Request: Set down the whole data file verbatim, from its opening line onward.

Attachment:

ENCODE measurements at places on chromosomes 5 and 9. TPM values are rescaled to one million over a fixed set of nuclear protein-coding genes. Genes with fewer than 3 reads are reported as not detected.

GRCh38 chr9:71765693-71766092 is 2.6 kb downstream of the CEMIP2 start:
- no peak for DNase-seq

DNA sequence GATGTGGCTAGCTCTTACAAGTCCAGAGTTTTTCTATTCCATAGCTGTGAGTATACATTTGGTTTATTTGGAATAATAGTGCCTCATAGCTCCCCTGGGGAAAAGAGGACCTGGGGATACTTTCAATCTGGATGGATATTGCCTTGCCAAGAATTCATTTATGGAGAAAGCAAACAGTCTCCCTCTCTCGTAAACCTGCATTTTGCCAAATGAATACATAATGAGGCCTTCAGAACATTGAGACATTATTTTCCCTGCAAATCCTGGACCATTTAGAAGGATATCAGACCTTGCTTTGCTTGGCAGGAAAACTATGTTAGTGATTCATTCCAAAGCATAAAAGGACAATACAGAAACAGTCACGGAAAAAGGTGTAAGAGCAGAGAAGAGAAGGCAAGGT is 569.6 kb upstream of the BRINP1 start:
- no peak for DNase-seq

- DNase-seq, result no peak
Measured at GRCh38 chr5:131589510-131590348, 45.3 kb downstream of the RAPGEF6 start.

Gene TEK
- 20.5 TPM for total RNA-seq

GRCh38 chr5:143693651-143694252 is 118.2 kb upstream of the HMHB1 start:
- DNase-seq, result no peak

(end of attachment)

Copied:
ENCODE measurements at places on chromosomes 5 and 9. TPM values are rescaled to one million over a fixed set of nuclear protein-coding genes. Genes with fewer than 3 reads are reported as not detected.

GRCh38 chr9:71765693-71766092 is 2.6 kb downstream of the CEMIP2 start:
- no peak for DNase-seq

DNA sequence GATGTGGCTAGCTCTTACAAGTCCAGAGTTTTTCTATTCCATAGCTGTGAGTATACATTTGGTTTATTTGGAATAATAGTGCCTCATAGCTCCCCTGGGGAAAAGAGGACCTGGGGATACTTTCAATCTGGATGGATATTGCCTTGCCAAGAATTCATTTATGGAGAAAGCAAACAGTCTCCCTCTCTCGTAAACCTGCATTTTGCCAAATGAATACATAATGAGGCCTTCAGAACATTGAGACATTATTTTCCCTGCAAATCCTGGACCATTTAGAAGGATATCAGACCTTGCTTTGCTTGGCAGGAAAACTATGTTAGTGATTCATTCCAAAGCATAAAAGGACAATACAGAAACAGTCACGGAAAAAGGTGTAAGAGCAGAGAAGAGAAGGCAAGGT is 569.6 kb upstream of the BRINP1 start:
- no peak for DNase-seq

- DNase-seq, result no peak
Measured at GRCh38 chr5:131589510-131590348, 45.3 kb downstream of the RAPGEF6 start.

Gene TEK
- 20.5 TPM for total RNA-seq

GRCh38 chr5:143693651-143694252 is 118.2 kb upstream of the HMHB1 start:
- DNase-seq, result no peak